Born in Banqiao, Taiwan as the second oldest child, Bhikshuni Jin Han was skinny and sickly at birth. Because she was from a poor household, her medical bills took up half of their living expenses every month. Although she nearly lost her life several times, she never felt that her sickness caused her suffering. Perhaps it’s because she doesn’t have clear childhood memories that memories of the pain caused by her illnesses have also blurred and faded away.
While her parents struggled to make a living, her grandmother raised her and her brothers. Her grandmother was a vegetarian and recited the Buddha’s name every morning. Deeply influenced by her grandmother, Jin Han Shr felt an indescribable closeness with the Guanyin statue on her family altar.
While studying at Taipei Commerce College, she chanced to hear a lecture at the college’s Buddhist Society and felt a sense of belonging, of connection there. Upon seeing the peaceful and solemn Buddha Hall and the adorned statue of the Buddha, her heart was filled with joy. The harmonious, uplifting sounds of the Fivefold Recitation of the Buddha’s Name drifted by, and she was deeply moved, so she joined the Buddhist Society. From then on, she often studied Buddhist texts and felt spiritually at peace, filled with Dharma joy.
In 1989, one of her teachers in Buddhist Society announced, “A prominent monk from America has come here; hurry up if you want to take refuge with him.” With that encouragement, she hurried to Taipei’s Baojie temple to take refuge, and it was during final exams too! The prominent monk turned out to be the Venerable Master Hua, who gave her the name of Gwo Bi. Such luck! At that time she didn’t know to make an offering after taking refuge, so when she was bowing to the Master, her teacher – who was beside her – urged, “Make an offering!” “An offering of what?” “Here, I’ll lend you a hundred Taiwanese dollars.” In this way, she completed her taking refuge ceremony.
When she returned, she wanted to better understand the Master that she had taken refuge with, so she went to the library to look up some information. After finding some of the Master’s instructional talks, she was happy to discover that the Master had monasteries in both Taiwan and America. After graduation, she hurried to the Buddhist Academy at Liugui, Kaoshiung to study. She had assumed that all you had to do was study Buddhism. Only later did she find out that you also had to put the principles you study into practice. Without enough mental preparation, she backed out after half a year. But her affinities with Buddhism weren’t cut off; she continued to study and read the Master’s lectures. When he went to Taiwan in 1993, she took the Five Precepts with him in the Banqiao Auditorium.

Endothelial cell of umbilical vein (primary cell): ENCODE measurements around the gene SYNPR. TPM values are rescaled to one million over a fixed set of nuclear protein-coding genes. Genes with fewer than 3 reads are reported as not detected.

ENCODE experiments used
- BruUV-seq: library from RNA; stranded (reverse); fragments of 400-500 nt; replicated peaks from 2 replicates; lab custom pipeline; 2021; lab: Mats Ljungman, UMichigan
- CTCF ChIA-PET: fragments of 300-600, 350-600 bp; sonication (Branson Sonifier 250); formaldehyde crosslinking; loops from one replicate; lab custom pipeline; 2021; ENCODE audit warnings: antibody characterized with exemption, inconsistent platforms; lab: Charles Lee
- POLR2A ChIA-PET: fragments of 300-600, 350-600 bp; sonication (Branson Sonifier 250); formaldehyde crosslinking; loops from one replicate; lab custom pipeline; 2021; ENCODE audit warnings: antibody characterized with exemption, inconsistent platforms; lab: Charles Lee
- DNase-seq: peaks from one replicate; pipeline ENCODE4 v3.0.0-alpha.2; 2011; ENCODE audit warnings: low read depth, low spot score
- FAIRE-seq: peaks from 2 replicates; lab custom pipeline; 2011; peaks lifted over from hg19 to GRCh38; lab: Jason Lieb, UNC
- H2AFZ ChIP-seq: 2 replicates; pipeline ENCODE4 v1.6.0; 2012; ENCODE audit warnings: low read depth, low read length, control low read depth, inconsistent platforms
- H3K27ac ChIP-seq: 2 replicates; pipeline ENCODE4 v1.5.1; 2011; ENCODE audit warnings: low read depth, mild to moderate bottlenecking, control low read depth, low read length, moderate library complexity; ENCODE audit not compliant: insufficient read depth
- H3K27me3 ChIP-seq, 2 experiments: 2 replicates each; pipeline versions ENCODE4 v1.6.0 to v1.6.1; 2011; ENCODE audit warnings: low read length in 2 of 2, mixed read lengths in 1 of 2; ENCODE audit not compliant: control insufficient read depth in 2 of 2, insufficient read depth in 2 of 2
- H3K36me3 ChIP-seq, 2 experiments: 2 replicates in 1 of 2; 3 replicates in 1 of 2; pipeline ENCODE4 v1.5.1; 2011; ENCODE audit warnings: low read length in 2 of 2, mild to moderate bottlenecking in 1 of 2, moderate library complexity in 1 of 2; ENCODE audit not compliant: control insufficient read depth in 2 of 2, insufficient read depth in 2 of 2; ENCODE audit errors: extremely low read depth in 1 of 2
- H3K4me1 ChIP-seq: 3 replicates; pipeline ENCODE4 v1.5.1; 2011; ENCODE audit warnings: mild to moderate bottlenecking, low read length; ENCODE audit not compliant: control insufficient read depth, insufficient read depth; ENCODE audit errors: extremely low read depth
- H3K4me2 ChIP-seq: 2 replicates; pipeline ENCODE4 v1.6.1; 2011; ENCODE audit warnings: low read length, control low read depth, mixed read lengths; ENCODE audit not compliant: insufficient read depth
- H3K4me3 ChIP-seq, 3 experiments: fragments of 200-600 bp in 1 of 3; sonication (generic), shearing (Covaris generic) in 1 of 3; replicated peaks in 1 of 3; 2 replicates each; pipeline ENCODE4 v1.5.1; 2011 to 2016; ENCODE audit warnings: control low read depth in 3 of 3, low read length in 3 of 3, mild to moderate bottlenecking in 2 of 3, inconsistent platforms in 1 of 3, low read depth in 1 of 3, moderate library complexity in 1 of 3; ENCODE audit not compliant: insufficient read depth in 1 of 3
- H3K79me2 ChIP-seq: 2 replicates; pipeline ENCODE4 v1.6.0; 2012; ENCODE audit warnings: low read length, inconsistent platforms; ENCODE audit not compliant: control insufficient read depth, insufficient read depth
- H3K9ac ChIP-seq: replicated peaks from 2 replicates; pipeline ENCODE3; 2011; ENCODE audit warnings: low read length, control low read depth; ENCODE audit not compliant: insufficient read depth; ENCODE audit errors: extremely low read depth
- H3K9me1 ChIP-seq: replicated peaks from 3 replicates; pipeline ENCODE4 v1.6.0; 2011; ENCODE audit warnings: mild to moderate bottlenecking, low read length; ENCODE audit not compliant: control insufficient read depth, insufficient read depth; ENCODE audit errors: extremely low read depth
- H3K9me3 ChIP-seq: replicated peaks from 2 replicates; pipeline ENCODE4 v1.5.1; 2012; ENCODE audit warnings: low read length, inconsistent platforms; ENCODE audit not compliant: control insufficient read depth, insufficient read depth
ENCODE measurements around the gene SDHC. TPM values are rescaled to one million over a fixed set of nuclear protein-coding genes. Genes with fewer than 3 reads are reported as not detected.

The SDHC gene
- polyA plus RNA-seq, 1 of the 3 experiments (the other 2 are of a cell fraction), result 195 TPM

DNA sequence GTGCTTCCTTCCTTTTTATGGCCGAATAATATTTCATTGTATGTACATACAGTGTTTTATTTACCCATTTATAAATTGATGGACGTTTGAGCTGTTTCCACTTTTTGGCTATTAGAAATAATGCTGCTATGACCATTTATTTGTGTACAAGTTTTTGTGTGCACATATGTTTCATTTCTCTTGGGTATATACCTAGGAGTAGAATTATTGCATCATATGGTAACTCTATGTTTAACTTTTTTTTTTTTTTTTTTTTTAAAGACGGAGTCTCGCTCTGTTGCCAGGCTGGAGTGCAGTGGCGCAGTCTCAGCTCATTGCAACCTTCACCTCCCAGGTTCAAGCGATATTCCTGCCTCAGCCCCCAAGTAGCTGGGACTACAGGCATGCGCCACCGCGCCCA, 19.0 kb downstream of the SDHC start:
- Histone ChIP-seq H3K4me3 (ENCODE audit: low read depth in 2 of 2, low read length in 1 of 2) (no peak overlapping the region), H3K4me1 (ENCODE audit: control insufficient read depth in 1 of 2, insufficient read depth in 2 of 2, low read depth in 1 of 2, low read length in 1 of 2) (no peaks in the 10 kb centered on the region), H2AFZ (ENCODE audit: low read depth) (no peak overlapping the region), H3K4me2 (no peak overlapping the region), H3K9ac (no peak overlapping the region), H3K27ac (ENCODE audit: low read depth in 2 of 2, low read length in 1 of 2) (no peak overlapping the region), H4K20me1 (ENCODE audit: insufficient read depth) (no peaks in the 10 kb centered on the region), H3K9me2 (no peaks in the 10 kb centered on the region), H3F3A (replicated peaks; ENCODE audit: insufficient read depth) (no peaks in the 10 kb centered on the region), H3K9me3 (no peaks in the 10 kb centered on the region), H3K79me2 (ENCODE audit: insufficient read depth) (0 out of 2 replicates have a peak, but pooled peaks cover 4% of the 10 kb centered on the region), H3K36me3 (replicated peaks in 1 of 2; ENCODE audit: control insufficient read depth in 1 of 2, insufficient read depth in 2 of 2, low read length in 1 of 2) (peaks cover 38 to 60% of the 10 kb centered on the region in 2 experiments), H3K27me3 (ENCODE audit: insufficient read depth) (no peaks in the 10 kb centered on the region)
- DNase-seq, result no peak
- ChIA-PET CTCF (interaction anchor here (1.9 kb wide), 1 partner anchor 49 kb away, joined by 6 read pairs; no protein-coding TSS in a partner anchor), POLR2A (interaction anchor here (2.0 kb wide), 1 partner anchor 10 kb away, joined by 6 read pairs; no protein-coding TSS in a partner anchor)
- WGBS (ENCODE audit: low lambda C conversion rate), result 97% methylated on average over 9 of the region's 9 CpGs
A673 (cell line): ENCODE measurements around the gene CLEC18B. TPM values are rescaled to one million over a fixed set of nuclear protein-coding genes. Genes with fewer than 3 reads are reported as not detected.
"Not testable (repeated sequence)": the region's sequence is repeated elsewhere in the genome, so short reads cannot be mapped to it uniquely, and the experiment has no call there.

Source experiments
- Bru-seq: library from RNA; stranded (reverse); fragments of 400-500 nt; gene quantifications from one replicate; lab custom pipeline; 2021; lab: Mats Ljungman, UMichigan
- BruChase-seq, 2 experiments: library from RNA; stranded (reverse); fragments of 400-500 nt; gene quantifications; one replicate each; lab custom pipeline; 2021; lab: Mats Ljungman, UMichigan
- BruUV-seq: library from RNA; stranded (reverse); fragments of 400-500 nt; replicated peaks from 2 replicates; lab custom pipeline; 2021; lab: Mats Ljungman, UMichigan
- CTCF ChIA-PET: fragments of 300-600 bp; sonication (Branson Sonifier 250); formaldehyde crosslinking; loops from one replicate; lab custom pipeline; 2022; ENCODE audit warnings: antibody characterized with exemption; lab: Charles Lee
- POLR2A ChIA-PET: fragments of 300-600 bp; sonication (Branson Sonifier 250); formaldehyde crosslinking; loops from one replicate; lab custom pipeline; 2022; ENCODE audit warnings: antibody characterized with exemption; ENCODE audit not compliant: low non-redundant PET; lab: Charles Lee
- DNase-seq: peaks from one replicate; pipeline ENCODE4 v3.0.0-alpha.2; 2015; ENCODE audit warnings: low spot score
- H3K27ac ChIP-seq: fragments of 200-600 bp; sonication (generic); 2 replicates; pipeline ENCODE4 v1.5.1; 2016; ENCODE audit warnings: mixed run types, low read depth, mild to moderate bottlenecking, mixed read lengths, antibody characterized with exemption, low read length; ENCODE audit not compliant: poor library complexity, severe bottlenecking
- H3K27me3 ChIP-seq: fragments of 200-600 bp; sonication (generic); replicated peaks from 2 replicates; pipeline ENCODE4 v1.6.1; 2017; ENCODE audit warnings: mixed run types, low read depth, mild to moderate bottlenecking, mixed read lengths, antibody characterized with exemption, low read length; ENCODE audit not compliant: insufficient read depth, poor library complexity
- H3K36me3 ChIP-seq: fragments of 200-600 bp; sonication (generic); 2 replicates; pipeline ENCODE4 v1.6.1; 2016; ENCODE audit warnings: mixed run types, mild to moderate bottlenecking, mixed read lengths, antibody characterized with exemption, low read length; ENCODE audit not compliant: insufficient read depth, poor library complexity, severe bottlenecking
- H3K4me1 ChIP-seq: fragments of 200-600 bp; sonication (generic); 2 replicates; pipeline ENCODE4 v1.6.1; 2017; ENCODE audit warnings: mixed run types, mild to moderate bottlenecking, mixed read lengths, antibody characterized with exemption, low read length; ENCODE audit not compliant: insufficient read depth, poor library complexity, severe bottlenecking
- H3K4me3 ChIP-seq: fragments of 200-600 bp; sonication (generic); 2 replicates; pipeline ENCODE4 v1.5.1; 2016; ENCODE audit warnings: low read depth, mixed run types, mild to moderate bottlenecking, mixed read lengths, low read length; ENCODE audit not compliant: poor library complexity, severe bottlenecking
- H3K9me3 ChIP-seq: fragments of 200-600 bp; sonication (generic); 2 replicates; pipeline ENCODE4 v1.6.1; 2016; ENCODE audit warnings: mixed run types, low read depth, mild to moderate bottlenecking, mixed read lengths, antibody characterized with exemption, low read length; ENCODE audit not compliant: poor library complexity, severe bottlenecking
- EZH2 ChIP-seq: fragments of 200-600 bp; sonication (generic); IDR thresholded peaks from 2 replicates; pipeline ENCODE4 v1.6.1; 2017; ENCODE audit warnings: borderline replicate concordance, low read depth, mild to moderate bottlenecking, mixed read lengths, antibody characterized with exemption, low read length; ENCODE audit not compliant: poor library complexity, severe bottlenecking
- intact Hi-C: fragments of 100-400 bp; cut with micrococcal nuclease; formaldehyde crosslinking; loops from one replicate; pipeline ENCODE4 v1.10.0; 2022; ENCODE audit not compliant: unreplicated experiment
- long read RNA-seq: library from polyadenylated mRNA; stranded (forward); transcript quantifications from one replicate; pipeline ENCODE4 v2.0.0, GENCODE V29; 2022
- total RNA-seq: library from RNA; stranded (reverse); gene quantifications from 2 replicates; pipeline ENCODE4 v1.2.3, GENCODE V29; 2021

Leaving the Buddhist academy, she worked for six years, during which she thought deeply about the meaning of the sutras. She began to experience that this life held no meaning, no purpose, and the suffering of not being able to control one’s birth and death, and realized the importance of cultivating. She went a bit irresolutely to the Taipei Dharma Realm Buddhist Books Distribution Society to attend the Emperor Liang Jeweled Repentance, and then, despite her sickness, to Amitabha Monastery in Hualian for the Amitabha session there. After these Dharma assemblies, she felt like she was returning home when on temple grounds, and her heart was filled with light and clarity. She decided to come to the City of Ten Thousand Buddhas, successfully applied for a visa, and settled in the United States.
Ten years after she had taken refuge, on October 24, 1999, which was Guanyin Bodhisattva’s leaving home day, she left home at the City. Her Dharma name is Chin Hui, Jin Han. After the Master passed away, it is fortunate that the Master’s temples are still here, and there are fellow nuns to guide the younger nuns in their practice. During her free time, Jin Han Shr memorized the entire Shurangama Sutra. She took the full precepts in the summer of 2002. She has experienced the hardships and trials of life, understands how rare it is to encounter the proper Dharma. She vows to work for the sound of Proper Enlightenment in the sea of wisdom, with no fear of waves or wind.